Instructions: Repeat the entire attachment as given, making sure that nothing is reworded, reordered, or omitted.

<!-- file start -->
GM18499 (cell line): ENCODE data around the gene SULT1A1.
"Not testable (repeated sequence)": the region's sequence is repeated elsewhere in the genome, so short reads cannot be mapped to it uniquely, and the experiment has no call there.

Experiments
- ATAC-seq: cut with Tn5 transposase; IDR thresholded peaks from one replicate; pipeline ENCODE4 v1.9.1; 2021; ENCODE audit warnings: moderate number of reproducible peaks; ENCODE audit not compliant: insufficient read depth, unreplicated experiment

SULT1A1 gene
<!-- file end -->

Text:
GM18499 (cell line): ENCODE data around the gene SULT1A1.
"Not testable (repeated sequence)": the region's sequence is repeated elsewhere in the genome, so short reads cannot be mapped to it uniquely, and the experiment has no call there.

Experiments
- ATAC-seq: cut with Tn5 transposase; IDR thresholded peaks from one replicate; pipeline ENCODE4 v1.9.1; 2021; ENCODE audit warnings: moderate number of reproducible peaks; ENCODE audit not compliant: insufficient read depth, unreplicated experiment

SULT1A1 gene